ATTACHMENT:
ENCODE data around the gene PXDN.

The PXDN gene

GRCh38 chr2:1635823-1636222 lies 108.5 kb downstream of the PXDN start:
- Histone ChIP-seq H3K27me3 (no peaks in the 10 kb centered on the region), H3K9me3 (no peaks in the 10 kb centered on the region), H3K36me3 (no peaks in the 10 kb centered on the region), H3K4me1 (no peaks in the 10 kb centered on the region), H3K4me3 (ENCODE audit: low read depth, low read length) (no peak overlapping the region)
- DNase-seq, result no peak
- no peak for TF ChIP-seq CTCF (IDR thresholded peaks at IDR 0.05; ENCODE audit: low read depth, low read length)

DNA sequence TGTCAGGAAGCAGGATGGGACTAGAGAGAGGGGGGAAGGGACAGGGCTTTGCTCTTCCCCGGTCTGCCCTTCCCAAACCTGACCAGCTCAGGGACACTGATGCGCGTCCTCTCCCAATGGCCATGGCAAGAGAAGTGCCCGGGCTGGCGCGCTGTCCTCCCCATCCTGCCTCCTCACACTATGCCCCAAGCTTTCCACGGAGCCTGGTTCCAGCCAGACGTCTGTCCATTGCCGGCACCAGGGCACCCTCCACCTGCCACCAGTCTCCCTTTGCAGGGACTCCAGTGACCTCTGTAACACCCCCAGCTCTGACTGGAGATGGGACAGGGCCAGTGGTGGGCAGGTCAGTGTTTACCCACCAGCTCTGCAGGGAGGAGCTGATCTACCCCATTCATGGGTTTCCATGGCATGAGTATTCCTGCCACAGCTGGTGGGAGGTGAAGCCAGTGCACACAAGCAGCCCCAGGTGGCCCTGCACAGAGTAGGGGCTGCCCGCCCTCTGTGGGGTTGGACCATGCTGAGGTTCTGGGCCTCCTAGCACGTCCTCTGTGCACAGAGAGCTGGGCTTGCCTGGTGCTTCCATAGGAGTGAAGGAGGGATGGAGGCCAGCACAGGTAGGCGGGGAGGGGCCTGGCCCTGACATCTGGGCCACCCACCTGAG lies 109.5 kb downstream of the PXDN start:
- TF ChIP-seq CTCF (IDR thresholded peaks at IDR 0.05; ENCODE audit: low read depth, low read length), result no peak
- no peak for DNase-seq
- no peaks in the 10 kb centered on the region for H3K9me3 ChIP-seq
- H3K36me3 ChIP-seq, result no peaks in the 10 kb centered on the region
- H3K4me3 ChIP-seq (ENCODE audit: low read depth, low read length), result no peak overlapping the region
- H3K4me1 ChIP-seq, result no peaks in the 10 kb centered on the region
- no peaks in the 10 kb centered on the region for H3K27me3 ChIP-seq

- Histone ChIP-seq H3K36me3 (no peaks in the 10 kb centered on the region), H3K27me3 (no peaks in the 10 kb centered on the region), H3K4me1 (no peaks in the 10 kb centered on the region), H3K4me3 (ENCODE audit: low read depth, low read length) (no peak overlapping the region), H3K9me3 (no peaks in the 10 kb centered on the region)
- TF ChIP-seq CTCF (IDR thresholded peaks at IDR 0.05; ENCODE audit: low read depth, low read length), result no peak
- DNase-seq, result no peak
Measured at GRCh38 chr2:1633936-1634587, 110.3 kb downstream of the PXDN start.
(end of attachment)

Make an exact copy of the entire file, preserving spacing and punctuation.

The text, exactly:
ENCODE data around the gene PXDN.

The PXDN gene

GRCh38 chr2:1635823-1636222 lies 108.5 kb downstream of the PXDN start:
- Histone ChIP-seq H3K27me3 (no peaks in the 10 kb centered on the region), H3K9me3 (no peaks in the 10 kb centered on the region), H3K36me3 (no peaks in the 10 kb centered on the region), H3K4me1 (no peaks in the 10 kb centered on the region), H3K4me3 (ENCODE audit: low read depth, low read length) (no peak overlapping the region)
- DNase-seq, result no peak
- no peak for TF ChIP-seq CTCF (IDR thresholded peaks at IDR 0.05; ENCODE audit: low read depth, low read length)

DNA sequence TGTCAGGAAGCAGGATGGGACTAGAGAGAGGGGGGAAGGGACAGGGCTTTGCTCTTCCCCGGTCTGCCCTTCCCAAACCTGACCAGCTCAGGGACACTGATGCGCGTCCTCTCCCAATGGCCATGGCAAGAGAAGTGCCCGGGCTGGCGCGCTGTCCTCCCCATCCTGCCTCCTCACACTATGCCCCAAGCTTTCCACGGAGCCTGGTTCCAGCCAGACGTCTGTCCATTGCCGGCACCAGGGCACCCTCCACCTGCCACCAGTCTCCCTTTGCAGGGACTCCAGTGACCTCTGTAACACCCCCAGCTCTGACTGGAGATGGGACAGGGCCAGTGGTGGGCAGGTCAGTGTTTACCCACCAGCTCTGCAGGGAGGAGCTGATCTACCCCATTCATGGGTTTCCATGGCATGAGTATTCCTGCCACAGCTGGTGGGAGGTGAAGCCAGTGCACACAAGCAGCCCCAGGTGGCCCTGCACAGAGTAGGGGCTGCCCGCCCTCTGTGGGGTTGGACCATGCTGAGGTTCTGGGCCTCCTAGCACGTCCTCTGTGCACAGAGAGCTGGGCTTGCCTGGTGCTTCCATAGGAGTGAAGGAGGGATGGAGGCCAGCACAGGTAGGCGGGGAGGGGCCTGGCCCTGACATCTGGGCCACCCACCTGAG lies 109.5 kb downstream of the PXDN start:
- TF ChIP-seq CTCF (IDR thresholded peaks at IDR 0.05; ENCODE audit: low read depth, low read length), result no peak
- no peak for DNase-seq
- no peaks in the 10 kb centered on the region for H3K9me3 ChIP-seq
- H3K36me3 ChIP-seq, result no peaks in the 10 kb centered on the region
- H3K4me3 ChIP-seq (ENCODE audit: low read depth, low read length), result no peak overlapping the region
- H3K4me1 ChIP-seq, result no peaks in the 10 kb centered on the region
- no peaks in the 10 kb centered on the region for H3K27me3 ChIP-seq

- Histone ChIP-seq H3K36me3 (no peaks in the 10 kb centered on the region), H3K27me3 (no peaks in the 10 kb centered on the region), H3K4me1 (no peaks in the 10 kb centered on the region), H3K4me3 (ENCODE audit: low read depth, low read length) (no peak overlapping the region), H3K9me3 (no peaks in the 10 kb centered on the region)
- TF ChIP-seq CTCF (IDR thresholded peaks at IDR 0.05; ENCODE audit: low read depth, low read length), result no peak
- DNase-seq, result no peak
Measured at GRCh38 chr2:1633936-1634587, 110.3 kb downstream of the PXDN start.